Skip to main content
//empty //empty

FILE - In this Wednesday, Oct. 15, 2014, file photo, trader Peter Tuchman watches a screen above the floor of the New York Stock Exchange at the closing bell, as the Dow Jones industrial average plummeted as much as 460 points in afternoon trading, then clawed back much of the ground it lost. Europe’s economy is sputtering, oil prices are falling and stocks are swinging wildly. And Wall Street’s long dormant “fear index” predicts more turbulence ahead. (AP Photo/Richard Drew, File)

The Associated Press

The S&P 500 had its best day of the year as investors applauded solid earnings from U.S. companies and economic growth in China.

It was the fourth straight gain for the index, which climbed 37 points, or 2 per cent, to 1,941.

The market has now clawed back much of the ground it lost over the last two weeks. The S&P 500 is still 3.5 per cent below the all-time high it reached in mid-September.

Story continues below advertisement

Apple rose 3 per cent after predicting strong holiday sales, and Harley-Davidson jumped 7 per cent after its results beat analysts' forecasts.

The Dow Jones industrial average rose 215 points, or 1.3 per cent, to 16,614.

The Nasdaq composite rose 103 points, or 2.4 per cent, to 4,419.

The Toronto stock market powered ahead to a solid gain for a fourth straight session, supported in part by a well-received earnings report from Canadian Pacific Railway and data that showed Chinese economic growth slid to a five-year low in the latest quarter but was within expectations.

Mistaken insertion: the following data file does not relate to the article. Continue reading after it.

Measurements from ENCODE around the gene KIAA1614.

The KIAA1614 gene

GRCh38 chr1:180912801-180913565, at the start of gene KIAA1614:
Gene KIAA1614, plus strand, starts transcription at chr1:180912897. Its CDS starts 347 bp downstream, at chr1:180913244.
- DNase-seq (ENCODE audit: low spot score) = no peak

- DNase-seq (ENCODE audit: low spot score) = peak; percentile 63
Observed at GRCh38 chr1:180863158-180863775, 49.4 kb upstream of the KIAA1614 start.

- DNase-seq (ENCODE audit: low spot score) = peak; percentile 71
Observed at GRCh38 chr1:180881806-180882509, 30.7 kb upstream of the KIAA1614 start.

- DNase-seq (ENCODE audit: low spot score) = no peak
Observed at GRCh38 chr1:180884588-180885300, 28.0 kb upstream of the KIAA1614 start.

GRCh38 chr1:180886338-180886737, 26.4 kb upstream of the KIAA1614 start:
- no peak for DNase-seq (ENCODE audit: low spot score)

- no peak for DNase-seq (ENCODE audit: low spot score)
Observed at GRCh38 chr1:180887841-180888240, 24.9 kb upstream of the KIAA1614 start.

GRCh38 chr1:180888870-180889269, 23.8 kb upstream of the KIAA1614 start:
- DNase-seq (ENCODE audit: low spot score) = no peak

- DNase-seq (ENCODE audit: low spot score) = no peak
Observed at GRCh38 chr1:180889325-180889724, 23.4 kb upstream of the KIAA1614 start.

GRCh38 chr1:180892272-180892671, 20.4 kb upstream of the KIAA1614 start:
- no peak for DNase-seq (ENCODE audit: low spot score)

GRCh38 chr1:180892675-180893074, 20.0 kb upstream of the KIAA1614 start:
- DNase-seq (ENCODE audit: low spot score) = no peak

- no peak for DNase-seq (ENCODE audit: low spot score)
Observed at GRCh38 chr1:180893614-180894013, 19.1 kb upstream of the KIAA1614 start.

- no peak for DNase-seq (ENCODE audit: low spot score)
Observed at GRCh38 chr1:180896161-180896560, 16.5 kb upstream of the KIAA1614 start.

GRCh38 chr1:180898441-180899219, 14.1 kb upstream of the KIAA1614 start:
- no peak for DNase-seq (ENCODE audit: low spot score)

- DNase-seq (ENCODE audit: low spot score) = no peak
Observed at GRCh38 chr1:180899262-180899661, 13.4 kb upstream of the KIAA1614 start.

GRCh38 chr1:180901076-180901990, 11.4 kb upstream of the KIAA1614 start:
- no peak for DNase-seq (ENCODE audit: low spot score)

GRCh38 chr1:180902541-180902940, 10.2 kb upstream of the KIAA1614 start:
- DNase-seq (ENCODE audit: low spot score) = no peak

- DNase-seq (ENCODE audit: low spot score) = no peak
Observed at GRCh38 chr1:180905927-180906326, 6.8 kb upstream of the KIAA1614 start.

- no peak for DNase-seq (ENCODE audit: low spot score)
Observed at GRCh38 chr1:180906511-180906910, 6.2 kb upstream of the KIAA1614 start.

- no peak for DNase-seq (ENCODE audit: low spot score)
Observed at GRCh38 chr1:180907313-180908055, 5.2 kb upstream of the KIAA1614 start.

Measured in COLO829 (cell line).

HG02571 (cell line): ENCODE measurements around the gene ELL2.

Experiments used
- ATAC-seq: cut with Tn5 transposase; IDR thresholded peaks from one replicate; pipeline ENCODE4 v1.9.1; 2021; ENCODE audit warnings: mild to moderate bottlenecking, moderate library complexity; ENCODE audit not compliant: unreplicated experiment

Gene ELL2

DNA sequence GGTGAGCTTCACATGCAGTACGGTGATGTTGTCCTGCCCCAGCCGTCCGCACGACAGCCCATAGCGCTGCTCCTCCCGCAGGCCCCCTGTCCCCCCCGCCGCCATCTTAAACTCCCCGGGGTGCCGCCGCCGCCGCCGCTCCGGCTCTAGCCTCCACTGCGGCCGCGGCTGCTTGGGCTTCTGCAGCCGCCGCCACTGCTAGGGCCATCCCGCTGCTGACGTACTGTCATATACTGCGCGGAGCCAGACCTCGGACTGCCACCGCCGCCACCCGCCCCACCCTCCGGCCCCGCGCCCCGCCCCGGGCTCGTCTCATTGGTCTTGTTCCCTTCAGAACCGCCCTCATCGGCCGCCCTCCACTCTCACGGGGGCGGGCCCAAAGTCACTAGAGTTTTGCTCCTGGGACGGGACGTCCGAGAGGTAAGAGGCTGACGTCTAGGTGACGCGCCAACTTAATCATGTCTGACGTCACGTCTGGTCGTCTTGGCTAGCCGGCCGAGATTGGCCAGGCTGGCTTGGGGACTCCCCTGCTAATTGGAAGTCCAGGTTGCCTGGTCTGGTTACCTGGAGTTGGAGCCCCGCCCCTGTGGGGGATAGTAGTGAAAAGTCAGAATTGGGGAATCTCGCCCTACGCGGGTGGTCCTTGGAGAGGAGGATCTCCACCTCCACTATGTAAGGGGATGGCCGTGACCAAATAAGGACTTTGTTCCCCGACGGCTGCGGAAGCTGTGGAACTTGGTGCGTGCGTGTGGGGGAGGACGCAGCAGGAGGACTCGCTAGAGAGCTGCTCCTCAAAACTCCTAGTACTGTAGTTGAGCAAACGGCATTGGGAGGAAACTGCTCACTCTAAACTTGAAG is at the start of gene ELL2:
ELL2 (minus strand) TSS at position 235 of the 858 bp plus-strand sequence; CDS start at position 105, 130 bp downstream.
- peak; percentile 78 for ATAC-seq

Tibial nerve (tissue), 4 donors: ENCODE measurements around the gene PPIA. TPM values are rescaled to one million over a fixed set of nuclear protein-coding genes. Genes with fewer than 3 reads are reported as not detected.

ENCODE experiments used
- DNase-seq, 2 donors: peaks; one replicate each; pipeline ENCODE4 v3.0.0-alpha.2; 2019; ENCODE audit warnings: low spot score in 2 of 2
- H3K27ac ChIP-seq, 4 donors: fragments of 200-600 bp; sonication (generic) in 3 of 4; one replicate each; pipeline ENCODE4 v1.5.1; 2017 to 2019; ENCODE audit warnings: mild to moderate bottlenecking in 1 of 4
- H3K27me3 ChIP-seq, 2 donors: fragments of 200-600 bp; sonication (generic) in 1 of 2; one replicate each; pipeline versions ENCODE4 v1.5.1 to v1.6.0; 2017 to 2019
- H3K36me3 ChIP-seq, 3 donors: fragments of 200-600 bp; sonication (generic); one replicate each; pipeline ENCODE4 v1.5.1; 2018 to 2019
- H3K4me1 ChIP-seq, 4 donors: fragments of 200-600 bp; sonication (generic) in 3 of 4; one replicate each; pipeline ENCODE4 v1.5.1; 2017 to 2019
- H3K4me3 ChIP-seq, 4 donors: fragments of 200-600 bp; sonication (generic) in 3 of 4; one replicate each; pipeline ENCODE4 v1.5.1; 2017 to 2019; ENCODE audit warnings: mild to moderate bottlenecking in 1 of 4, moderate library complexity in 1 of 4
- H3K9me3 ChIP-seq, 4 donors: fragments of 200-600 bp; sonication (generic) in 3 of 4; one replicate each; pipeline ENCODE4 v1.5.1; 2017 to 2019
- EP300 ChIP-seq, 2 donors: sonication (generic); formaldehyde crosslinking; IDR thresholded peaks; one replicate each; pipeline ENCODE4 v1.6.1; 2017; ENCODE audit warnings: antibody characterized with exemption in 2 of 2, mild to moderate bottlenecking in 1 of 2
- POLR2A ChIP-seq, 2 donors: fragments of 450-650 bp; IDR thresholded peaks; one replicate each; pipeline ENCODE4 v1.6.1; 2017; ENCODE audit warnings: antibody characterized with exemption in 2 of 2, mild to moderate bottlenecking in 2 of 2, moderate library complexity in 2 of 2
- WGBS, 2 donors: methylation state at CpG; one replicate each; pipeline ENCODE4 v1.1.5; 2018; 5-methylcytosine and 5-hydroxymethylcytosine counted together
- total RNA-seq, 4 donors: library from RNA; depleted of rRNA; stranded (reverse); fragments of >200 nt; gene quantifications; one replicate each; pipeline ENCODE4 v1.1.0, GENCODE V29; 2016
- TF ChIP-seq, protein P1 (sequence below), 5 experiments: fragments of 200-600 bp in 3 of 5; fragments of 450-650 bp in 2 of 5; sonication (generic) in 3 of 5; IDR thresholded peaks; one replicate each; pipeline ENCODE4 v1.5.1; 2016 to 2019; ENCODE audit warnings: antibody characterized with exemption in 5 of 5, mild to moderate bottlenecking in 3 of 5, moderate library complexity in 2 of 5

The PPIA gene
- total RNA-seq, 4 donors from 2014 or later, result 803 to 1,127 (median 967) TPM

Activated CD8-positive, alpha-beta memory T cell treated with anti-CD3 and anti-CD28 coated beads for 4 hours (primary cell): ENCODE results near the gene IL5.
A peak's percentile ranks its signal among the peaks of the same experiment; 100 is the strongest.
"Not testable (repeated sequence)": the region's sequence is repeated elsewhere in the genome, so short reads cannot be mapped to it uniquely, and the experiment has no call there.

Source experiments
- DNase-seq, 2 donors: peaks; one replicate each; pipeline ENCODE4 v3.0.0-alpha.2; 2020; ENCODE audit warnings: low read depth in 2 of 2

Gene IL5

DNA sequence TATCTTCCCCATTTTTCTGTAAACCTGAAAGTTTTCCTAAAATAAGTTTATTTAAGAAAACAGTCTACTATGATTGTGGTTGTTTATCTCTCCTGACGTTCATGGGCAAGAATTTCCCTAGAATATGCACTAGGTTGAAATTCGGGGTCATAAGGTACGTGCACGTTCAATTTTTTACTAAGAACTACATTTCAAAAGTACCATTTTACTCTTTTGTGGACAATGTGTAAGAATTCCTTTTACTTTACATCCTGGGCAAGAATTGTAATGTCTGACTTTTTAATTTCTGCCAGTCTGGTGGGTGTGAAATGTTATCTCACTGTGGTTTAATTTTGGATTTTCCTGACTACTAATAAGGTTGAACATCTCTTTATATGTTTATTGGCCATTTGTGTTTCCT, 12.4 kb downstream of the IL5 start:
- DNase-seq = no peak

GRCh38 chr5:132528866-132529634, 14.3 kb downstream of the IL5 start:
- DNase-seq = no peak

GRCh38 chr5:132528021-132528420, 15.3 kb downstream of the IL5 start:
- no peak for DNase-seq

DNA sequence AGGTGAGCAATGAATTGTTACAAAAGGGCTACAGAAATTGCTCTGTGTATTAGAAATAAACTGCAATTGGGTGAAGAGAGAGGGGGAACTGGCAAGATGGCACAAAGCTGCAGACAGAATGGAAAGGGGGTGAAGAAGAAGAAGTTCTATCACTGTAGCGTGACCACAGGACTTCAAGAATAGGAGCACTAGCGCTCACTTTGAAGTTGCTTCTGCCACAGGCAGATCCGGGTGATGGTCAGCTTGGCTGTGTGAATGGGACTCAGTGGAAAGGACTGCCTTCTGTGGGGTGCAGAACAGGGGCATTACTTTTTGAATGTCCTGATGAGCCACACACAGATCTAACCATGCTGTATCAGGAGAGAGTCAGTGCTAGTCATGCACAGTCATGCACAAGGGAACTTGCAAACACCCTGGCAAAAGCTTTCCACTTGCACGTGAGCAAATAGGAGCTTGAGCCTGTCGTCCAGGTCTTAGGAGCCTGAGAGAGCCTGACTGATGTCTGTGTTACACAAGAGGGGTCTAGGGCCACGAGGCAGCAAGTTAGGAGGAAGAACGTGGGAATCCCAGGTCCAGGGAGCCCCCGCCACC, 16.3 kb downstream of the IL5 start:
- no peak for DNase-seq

The S&P/TSX composite index jumped 209.94 points to 14,547.71 as traders continued to snap up stocks beaten down over the course of a market sell-off that started last month, sparked in part by worries about the state of the global economy.

But analysts say it would be a mistake to think that the market's retracement has run its course and that indexes will resume going more or less straight up.

"You will see more volatility, bigger swings in the markets and more emphasis on the news that comes through," said Sadiq Adatia, chief investment officer for Sun Life Global Investment.

Story continues below advertisement

"(It will be) more of a see-saw environment. But we still think it's a see-saw heading upwards."

The Canadian dollar was ahead 0.44 of a cent to 89.06 cents (U.S.).

Data showing U.S. homes sold in September at their fastest clip this year helped send New York indexes sharply higher as the Dow Jones industrials surged 215.14 points to 16,614.81, the Nasdaq soared 103.41 points to 4,419.48 and the S&P 500 index jumped 37.27 points to 1,941.28.

Canadian Pacific Railway's quarterly net income was up 23 per cent from a year ago to $400-million or $2.31 per share, missing estimates of $2.35 a share. CP also said that revenue came in at $1.67-billion, up nine per cent but missing estimates of $1.69-billion. The railway's operating ratio, a key efficiency metric, improved more than expected to a record low of 62.8. CP shares climbed $2.93 cent to $224.58.